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Taizé monks visit Assumption for ‘their’ prayer service

Posted By April 16, 2015 | 2:39 pm | Featured Article #2
Photo by Tanya Connor
Brothers Emile and John, monks from the Taizé  community in France, kneel during Friday’s prayer service in Assumption College’s Chapel of the Holy Spirit. To the left, in the background, is the choir which led the congregation in the Taizé chants.
Photo by Tanya Connor Brothers Emile and John, monks from the Taizé community in France, kneel during Friday’s prayer service in Assumption College’s Chapel of the Holy Spirit. To the left, in the background, is the choir which led the congregation in the Taizé chants.

By Tanya Connor

WORCESTER – A 99-year-old priest, college students, a man with children and two monks from Taizé, France – all gathering around the cross while people were singing around them.
This was a scene Friday at the Taizé prayer service in Assumption College’s Chapel of the Holy Spirit.
“Your heart just begins to pray with the song,” said Mary Mullaney, who was instrumental in bringing Taizé to the Worcester Diocese. “That repetitive music allows you to relax and get into a place where the Spirit can work in you. Everybody lives busy lives and finds so little time to rest. This service gives you that opportunity, first through the music and then through the period of silence.”
This service, and monthly ones like it, happened because Ms. Mullaney and others started them in 2012 at Ascension Church, later moving them to the college.
This one packed the chapel: the two monks were visiting from Taizé where such services have been drawing thousands of people, especially young people, for years.
“It’s nice to be welcomed to our own prayer,” said Brother John, one of the visiting monks. Assumption was the first stop on a three-week U.S. tour he was making with Brother Emile. Ms. Mullaney invited them to Assumption.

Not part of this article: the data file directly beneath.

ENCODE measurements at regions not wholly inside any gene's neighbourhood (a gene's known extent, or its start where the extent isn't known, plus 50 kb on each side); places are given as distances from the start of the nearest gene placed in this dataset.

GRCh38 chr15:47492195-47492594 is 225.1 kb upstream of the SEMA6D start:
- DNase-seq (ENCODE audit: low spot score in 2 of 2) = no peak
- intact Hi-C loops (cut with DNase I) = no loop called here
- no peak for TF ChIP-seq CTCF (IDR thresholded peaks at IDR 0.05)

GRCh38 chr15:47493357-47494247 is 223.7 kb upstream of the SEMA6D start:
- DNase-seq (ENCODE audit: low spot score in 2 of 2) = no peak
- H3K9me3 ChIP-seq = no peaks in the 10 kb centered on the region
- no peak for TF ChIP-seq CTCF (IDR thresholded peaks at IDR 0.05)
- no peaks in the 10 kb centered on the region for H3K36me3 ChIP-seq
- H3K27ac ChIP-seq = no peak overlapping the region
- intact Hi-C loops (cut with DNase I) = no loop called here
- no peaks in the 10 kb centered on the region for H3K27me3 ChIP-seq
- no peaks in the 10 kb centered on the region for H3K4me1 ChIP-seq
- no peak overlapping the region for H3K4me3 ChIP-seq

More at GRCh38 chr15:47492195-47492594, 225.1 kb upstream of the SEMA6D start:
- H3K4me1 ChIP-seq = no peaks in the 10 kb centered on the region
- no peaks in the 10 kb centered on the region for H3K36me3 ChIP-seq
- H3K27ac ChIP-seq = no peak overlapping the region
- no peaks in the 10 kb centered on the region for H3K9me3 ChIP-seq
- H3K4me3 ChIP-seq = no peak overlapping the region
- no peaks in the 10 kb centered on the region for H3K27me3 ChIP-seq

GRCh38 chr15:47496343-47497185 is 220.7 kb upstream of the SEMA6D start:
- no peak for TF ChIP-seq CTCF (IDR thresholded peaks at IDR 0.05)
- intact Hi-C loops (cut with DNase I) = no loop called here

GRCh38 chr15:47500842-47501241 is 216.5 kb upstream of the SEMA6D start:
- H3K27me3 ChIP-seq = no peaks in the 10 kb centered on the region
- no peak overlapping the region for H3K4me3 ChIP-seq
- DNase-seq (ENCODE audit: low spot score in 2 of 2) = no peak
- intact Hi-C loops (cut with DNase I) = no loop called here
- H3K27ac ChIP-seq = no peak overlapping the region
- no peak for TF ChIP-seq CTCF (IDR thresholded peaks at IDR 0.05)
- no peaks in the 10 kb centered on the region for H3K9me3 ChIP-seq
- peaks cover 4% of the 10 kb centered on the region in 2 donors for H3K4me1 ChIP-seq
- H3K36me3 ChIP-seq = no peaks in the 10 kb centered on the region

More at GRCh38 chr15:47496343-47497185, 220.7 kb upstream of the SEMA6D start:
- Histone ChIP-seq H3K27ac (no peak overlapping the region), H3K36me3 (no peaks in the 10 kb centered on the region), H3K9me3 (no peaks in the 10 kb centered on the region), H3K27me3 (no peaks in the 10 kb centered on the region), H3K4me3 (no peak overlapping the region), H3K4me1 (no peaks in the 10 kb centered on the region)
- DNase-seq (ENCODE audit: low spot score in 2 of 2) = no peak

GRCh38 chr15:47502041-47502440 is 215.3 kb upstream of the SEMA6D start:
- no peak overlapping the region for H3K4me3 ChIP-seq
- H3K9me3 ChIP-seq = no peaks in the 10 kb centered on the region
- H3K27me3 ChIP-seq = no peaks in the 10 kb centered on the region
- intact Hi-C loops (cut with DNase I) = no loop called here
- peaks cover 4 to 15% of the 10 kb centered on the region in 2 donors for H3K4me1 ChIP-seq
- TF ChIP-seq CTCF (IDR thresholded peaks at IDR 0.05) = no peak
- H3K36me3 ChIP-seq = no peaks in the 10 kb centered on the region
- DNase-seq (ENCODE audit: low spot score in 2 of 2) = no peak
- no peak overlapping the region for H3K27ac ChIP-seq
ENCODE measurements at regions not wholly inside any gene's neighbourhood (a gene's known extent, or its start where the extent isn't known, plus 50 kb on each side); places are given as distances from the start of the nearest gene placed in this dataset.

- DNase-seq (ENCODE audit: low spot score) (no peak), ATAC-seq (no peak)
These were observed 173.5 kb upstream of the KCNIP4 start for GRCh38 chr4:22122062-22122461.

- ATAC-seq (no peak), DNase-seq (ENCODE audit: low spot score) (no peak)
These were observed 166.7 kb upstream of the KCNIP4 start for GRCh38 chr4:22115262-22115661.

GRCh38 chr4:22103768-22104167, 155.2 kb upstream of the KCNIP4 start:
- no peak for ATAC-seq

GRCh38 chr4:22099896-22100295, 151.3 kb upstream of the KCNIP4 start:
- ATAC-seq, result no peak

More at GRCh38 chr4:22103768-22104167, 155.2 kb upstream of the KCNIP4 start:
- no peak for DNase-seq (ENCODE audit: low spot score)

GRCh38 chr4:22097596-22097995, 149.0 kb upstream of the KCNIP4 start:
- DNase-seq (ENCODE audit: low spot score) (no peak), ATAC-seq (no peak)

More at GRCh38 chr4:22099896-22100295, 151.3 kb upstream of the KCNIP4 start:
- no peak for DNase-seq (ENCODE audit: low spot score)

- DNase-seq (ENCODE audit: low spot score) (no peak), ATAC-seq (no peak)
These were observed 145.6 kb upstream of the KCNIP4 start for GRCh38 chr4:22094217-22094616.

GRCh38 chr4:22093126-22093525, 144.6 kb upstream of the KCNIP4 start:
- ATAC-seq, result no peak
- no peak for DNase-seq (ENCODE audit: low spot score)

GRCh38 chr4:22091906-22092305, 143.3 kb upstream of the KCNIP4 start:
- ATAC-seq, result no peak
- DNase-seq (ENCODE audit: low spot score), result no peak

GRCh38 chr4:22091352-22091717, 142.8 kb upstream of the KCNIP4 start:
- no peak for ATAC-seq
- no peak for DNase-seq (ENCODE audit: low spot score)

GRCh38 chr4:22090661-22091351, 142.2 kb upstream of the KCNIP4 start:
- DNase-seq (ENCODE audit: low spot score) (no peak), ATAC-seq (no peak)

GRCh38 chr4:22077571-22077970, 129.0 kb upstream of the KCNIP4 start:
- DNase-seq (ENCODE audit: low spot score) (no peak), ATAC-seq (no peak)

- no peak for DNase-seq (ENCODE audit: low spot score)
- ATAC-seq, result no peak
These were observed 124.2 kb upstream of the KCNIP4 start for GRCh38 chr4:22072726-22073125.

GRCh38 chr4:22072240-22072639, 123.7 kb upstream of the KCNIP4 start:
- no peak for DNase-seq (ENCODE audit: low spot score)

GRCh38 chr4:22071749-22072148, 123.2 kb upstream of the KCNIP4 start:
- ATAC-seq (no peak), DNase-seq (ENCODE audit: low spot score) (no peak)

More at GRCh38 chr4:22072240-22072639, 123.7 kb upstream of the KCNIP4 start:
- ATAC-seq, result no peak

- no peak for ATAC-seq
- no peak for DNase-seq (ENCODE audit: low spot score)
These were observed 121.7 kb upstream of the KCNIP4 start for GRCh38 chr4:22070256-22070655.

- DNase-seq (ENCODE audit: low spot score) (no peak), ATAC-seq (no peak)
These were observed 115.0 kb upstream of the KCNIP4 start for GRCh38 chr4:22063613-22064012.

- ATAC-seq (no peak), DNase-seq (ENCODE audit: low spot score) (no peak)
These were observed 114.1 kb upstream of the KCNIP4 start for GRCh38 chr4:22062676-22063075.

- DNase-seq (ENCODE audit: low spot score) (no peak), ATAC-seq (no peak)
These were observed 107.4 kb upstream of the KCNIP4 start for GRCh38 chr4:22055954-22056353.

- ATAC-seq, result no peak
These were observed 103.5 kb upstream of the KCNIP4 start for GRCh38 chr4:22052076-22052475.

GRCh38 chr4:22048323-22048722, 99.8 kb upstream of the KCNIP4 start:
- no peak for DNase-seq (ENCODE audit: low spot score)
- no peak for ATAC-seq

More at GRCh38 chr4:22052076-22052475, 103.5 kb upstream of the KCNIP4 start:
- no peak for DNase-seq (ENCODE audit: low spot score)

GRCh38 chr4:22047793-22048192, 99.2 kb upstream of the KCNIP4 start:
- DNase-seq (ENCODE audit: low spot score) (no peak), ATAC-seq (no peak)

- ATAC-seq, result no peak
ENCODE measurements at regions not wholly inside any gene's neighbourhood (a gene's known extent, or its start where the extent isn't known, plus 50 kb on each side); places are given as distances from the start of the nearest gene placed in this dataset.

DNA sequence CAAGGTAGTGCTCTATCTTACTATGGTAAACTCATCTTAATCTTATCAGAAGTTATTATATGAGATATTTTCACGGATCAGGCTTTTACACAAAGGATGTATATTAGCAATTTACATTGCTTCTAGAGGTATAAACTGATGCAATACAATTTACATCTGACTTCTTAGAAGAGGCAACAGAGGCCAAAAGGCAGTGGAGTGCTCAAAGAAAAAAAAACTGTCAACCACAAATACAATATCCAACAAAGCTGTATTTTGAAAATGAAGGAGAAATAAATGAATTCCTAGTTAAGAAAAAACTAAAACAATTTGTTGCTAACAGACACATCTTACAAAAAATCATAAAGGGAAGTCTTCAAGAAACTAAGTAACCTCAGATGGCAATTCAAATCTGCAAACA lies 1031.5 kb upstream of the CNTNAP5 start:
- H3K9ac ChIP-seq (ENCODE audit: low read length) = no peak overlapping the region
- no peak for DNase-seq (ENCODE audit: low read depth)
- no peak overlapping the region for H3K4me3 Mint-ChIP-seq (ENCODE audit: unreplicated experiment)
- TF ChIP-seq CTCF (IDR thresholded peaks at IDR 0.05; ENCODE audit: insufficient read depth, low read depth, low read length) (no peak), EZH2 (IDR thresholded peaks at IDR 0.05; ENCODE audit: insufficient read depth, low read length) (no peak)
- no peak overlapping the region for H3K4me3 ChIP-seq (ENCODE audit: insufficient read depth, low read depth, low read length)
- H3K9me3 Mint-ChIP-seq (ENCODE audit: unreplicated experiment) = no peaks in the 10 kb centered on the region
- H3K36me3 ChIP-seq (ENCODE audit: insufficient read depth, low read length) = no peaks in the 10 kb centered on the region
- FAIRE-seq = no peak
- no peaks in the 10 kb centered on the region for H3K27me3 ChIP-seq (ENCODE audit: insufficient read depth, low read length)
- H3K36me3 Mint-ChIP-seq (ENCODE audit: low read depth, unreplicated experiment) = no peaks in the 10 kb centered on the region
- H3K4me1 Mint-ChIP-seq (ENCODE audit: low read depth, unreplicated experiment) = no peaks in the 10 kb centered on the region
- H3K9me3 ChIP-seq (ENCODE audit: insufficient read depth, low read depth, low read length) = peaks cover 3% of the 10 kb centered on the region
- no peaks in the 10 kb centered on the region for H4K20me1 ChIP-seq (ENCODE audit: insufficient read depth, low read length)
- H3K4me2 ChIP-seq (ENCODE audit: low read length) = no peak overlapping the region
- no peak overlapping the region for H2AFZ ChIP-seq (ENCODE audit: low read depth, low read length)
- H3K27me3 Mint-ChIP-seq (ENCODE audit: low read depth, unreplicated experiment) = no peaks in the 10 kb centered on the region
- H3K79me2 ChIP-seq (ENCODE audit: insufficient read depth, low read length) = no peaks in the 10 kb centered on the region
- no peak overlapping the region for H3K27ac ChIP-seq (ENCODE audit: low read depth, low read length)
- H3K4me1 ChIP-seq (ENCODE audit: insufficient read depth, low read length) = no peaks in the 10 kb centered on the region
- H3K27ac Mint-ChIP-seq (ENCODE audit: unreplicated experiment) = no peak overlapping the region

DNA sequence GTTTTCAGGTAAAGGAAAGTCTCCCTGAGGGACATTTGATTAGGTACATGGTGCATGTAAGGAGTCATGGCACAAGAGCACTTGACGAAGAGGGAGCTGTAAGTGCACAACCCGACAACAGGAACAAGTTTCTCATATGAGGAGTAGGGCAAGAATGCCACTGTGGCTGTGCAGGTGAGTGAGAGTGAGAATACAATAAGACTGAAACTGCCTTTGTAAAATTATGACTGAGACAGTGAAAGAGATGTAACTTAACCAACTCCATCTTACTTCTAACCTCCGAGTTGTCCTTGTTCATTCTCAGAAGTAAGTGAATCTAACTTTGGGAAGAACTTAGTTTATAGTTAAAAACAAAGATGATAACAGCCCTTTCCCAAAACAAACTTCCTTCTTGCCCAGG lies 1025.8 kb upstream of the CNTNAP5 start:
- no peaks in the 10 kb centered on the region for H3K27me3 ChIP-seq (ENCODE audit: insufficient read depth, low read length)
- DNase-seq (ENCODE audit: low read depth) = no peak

The brothers spoke with representatives from several churches, students from Assumption and the College of the Holy Cross and the public.
They said they belong to a “monastic, ecumenical community,” founded by Brother Roger, who went from Switzerland to Taizé in 1940 to help World War II refugees. They said there are now more than 100 brothers in Bangladesh, Brazil, Senegal, Kenya and South Korea, and their center – Taizé. They’re from Catholic and Protestant churches and have been praised by recent popes.
They focus on prayer, work to earn a living and annually welcome about 100,000 visitors from different churches and countries, most ages 17-30. They say they don’t know the secret that draws visitors. But they share prayer and Scripture and seek to foster solidarity, trust and reconciliation. They also organize gatherings in other countries.
“It was so obvious that they were the real thing,” Ms. Mullaney said of the visiting brothers. “I was awed to be in the presence of people who were so genuinely committed to Jesus Christ.”
The brothers joined the public in a candlelight procession from the Testa Science Center to the chapel for Friday’s service. Participants placed their candles in holders by a display of icons and flowers in the darkened chapel. The brothers and a few others knelt or sat on the floor. Worshippers filled the pews.